This doctor has the menacing expression and shifty eyes Deeds usually reserved for his politicians and others he didn't trust. The words, "Why Doctor," add a startling dimension to this character. Perhaps it is a harmless nickname for a staff psychiatrist who perpetually asked "why?" of his patients. Or, more profoundly, Deeds is offering yet another disturbing reference to his harsh treatment at the hands of others, particularly in regard to ECT. With two simple words Deeds seems to confirm his own victimized status, while exposing the plight of all mentally ill people.
Shelley Farmer is a Director at Hirschl & Adler. She is checking out the verso side of one of the framed drawings.

This drawing features a landscape delicately drawn within a circle. Ms. Farmer is pointing to the accompanying title, "United States," composed inside an elaborate banner.

Look carefully. The right side of the banner suggests a needle and syringe.
Detail of what might well be a needle and syringe.
Deeds was raised on his family's farm in Ozark, Missouri, and the present house likely harkens back to the homestead of his youth. Though his father was a strict, even abusive, disciplinarian and life on the farm was often tumultuous for Edward, this sunny rendering seems cheerful and bares no scars from that period.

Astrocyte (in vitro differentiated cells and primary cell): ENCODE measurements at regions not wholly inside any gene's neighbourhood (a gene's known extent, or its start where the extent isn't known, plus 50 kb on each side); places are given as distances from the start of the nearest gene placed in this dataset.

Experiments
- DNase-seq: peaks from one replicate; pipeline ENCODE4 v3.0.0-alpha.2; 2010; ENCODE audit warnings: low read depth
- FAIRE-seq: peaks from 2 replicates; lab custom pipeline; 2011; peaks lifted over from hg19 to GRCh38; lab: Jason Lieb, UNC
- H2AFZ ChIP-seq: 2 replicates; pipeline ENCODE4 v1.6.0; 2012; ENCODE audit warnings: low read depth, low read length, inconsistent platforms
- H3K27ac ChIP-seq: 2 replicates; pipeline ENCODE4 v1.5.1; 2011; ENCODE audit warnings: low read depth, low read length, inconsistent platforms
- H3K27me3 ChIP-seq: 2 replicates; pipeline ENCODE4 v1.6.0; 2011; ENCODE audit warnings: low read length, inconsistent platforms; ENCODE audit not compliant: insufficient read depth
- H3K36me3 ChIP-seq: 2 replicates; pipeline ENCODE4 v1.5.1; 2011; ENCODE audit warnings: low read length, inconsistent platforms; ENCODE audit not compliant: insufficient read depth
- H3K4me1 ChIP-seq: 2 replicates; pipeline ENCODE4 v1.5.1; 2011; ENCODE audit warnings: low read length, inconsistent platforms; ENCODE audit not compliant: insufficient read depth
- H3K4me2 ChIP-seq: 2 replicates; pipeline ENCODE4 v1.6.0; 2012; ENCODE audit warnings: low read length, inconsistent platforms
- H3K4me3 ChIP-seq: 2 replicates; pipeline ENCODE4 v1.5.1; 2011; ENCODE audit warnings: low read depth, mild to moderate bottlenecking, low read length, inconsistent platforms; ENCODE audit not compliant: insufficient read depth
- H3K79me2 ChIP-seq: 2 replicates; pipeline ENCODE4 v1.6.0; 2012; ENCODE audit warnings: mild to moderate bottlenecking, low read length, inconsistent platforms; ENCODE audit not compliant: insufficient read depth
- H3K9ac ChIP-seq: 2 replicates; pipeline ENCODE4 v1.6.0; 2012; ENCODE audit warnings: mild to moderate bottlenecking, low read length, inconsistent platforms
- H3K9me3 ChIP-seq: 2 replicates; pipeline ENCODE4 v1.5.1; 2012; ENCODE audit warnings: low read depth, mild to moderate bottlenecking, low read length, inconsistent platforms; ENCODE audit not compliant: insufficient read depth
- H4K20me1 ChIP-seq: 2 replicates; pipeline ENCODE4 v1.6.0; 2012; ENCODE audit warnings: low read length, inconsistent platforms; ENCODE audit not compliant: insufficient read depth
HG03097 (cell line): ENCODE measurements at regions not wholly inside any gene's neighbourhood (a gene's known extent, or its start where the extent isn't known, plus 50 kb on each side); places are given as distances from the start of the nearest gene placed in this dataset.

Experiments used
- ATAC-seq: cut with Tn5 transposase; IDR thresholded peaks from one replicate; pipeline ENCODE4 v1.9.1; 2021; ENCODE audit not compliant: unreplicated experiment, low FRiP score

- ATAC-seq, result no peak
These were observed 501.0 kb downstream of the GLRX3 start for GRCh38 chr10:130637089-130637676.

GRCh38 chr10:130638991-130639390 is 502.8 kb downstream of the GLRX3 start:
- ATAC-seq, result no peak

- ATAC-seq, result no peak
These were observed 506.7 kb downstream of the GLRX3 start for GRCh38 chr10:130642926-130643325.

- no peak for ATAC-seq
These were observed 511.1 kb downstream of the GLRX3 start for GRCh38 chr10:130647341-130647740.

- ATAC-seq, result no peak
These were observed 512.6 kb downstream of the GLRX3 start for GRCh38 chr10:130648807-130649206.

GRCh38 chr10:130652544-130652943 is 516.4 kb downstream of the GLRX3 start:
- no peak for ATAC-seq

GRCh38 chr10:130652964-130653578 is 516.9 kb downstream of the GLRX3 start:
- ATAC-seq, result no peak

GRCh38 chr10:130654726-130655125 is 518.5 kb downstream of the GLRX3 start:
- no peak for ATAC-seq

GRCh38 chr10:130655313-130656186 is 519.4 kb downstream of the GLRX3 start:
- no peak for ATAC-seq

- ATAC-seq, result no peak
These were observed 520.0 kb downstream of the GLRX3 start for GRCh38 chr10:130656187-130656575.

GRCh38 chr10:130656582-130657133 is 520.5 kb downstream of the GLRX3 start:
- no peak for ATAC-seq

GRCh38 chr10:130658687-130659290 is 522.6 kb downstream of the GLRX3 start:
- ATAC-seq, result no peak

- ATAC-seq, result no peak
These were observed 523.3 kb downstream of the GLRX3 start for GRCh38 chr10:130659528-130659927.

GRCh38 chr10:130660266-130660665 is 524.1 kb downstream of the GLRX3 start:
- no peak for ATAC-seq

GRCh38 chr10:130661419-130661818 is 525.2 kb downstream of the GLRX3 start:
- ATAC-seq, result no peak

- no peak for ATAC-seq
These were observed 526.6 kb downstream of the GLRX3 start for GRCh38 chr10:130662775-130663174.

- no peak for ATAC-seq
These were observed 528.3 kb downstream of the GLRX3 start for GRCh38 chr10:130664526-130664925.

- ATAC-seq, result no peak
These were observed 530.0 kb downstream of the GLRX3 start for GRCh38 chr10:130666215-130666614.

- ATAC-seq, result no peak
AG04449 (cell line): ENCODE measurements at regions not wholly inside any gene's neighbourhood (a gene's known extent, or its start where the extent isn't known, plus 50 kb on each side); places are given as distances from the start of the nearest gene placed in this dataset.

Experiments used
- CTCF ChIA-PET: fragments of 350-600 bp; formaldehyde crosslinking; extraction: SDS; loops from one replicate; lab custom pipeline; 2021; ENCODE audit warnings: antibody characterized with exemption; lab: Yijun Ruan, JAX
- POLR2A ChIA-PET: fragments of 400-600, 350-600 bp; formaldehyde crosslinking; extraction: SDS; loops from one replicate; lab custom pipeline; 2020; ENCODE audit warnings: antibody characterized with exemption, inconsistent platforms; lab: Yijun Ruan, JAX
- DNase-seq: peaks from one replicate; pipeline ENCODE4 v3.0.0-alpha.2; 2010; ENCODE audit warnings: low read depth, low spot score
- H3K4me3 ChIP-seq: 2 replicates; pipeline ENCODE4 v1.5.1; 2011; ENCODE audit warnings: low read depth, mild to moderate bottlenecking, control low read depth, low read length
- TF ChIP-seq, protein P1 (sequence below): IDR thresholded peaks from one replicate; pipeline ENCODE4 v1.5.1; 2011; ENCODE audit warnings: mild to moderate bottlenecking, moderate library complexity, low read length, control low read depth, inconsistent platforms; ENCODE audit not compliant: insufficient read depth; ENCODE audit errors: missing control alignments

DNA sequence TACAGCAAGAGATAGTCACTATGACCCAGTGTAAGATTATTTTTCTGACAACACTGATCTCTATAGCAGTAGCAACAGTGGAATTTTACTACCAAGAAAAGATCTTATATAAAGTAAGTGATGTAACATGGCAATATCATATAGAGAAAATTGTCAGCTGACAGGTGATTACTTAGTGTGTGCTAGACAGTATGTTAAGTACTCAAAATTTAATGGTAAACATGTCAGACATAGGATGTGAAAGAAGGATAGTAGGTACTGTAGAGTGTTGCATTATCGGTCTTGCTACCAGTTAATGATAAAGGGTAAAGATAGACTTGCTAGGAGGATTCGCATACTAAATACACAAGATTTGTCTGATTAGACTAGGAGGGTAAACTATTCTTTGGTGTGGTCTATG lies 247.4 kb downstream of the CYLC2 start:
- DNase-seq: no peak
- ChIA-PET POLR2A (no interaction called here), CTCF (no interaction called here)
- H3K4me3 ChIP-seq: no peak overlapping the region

This image appears to depict a magician performing a card trick with a raccoon tethered nearby, a possible live prop for his magic routine.

Much of the artist's source material came from his immediate surroundings, which would have included the colorful performers and other notables who periodically visited Nevada and its impressive hospital to educate and entertain its patients and staff.

Among them were circus acts, Western shows, teachers, and politicians; and, presumably, magicians. All were immortalized by Edward Deeds's pencil.
Deeds fashioned frames around the majority of his portraits, mimicking cartes de visite or paintings and photographs he may have seen on the walls of the hospital.

In "CHARTER.OAK," one of his more abstract portraits, window shutters are utilized as the framing elements. The overlarge, disembodied head of a woman confronts the viewer through an open window, resting her chin on her crossed arms.

Curiously, her arms encircle the shutters, imbuing them with a dual purpose: they vaguely resemble bars, adding a sense of imprisonment and further demarcating the "outside" from the "in."
The Great West Show

As in small towns across America, some of the highlights of living in Nevada, Missouri were the annual visits of circuses and other traveling vaudeville-type spectacles. When the circus was in town it was customary to make a pass by the mental hospital.